Pursuant to the rules of professional conduct set forth in Circular 230, as promulgated by the United States Department of the Treasury, nothing contained in this communication was intended or written to be used by any taxpayer for the purpose of avoiding penalties that may be imposed on the taxpayer by the Internal Revenue Service, and it cannot be used by any taxpayer for such purpose.  No one, without our express prior written permission, may use or refer to any tax advice in this communication in promoting, marketing, or recommending a partnership or other entity, investment plan or arrangement to any other party.

Second Marriage: A Real and Common Estate Planning Issue

A real life soap opera is playing out in Southern Wisconsin and the issues raised are going to be decided by the Wisconsin Supreme Court.  Although the central issue in this case might be whether or not the decedent (in this case a woman who resided in a nursing home, and had been declared incapacitated at one point) had the capacity to be legally married, and what a court can do about it after the spouse dies, the case reminds us of common issues that arise in second marriages, and how those issues can sometimes be resolved through proper estate planning.

If a person is married more than once, estate planning becomes extremely important.  Many people don’t understand that a surviving spouse acquires certain rights in property, regardless of how long they have been married to the decedent, and regardless of the decedent’s intent.  Depending on whether either spouse has children, or if the have children are from more than one spouse, problems can and do arise.  It is important to sort through desires, and have them properly planned out so that an estate plan can be executed upon death.  Wills, Marital Property Agreements and Trusts are common tools that can be used in appropriate situations.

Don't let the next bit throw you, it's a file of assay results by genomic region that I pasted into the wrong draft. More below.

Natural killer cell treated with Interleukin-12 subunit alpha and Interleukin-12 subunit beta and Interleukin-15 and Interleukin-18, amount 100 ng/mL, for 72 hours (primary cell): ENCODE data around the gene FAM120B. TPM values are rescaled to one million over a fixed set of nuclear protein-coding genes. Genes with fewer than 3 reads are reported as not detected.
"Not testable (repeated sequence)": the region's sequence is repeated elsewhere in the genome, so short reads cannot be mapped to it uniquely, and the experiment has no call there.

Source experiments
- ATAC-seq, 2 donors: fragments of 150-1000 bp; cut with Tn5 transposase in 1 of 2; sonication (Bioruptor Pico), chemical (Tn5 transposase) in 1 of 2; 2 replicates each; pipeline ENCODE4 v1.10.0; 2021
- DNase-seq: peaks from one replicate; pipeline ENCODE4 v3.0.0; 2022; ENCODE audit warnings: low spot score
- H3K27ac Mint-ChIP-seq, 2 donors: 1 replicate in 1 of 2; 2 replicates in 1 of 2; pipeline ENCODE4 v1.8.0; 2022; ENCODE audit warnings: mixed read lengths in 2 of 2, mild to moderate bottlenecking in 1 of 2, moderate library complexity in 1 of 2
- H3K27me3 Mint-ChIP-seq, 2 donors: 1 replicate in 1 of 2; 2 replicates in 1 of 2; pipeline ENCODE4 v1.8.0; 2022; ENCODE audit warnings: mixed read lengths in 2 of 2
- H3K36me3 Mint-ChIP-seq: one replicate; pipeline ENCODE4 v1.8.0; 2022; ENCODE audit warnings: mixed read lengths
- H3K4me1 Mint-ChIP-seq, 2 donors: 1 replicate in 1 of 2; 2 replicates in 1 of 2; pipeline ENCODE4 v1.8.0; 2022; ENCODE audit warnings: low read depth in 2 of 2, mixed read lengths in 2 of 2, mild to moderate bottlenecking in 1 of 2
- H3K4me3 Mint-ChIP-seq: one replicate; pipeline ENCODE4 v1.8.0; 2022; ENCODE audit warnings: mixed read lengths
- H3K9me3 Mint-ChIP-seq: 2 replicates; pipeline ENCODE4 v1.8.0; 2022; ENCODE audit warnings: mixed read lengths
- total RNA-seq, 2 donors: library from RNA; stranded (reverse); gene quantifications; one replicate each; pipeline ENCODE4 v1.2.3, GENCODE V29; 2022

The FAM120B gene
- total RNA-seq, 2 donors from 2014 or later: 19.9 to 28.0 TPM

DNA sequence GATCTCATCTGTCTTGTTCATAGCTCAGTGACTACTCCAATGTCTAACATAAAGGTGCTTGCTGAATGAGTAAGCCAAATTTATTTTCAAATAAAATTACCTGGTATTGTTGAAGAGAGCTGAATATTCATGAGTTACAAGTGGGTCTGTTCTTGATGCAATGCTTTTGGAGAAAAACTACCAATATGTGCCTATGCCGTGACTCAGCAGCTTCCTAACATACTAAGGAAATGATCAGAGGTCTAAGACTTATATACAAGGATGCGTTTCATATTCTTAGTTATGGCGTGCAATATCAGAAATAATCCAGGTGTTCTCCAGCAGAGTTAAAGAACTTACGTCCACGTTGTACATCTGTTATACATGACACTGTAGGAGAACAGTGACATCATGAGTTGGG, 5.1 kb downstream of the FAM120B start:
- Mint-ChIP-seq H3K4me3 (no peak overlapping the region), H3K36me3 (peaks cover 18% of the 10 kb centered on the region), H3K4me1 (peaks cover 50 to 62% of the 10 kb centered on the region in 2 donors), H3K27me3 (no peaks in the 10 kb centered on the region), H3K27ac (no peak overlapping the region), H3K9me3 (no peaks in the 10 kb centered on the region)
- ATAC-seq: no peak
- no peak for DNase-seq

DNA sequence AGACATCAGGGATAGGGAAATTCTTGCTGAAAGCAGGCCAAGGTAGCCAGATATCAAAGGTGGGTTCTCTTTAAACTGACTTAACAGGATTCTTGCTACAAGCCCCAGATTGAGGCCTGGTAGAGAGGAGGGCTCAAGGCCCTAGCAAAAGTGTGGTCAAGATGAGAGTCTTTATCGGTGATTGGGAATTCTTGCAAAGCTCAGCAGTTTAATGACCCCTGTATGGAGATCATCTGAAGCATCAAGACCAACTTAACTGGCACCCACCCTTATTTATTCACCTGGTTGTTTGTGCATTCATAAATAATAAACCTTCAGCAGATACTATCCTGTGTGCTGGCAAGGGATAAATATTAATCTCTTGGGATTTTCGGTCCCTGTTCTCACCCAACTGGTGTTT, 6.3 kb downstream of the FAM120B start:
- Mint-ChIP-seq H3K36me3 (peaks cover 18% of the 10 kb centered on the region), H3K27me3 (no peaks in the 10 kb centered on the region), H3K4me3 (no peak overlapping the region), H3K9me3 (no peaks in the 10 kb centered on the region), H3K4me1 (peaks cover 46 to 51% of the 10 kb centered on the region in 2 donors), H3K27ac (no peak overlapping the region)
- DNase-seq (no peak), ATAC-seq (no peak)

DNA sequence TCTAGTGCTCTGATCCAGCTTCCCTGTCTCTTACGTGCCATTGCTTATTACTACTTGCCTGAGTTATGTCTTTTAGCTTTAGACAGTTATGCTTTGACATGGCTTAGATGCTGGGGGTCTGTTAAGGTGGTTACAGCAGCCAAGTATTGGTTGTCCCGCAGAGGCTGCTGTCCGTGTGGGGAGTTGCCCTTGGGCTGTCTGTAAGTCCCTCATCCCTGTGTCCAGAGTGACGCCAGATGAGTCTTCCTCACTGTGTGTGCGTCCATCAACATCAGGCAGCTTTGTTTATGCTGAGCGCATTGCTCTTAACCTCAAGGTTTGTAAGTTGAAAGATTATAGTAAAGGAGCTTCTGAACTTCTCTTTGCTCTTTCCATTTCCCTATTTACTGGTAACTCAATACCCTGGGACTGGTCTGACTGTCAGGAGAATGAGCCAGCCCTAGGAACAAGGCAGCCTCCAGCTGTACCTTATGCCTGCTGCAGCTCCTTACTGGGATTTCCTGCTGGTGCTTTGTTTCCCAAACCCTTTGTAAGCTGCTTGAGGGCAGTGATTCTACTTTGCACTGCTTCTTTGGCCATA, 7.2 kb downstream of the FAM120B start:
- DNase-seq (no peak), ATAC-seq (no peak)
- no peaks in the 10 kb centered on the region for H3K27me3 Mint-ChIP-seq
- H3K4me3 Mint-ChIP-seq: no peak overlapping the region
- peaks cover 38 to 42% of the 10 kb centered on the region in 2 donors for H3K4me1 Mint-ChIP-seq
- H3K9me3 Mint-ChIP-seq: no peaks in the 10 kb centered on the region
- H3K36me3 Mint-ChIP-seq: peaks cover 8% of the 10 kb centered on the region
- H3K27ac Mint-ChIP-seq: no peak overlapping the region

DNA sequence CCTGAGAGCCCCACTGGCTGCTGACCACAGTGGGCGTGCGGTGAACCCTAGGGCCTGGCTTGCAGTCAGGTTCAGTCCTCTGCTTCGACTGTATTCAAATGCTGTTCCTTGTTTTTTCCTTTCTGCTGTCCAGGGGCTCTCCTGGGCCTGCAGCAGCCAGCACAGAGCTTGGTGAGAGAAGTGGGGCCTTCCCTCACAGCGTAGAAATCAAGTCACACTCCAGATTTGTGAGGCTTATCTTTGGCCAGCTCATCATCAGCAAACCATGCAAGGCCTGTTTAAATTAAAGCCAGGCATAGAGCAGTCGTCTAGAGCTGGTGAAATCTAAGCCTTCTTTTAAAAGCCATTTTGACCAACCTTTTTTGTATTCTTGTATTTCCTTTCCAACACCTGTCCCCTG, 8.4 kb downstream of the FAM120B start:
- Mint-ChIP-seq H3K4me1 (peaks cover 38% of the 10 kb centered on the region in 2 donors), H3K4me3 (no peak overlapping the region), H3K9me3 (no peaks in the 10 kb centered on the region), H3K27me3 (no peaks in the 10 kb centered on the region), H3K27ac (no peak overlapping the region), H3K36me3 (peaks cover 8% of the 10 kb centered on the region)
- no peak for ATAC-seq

While the case in Southern Wisconsin is a little uncommon, it does illustrate what can happen to a family after someone’s death if an estate plan is not changed (or created from scratch) when someone remarries. Having a plan and intent reduced to writing can potentially help avoid family issues after a person’s death.

 The information you obtain at this site is not, nor is it intended to be, legal advice. You should consult an attorney for individual advice regarding your own situation.

Pursuant to the rules of professional conduct set forth in Circular 230, as promulgated by the United States Department of the Treasury, nothing contained in this communication was intended or written to be used by any taxpayer for the purpose of avoiding penalties that may be imposed on the taxpayer by the Internal Revenue Service, and it cannot be used by any taxpayer for such purpose.  No one, without our express prior written permission, may use or refer to any tax advice in this communication in promoting, marketing, or recommending a partnership or other entity, investment plan or arrangement to any other party.

Montana Case Shows Castle Doctrine Application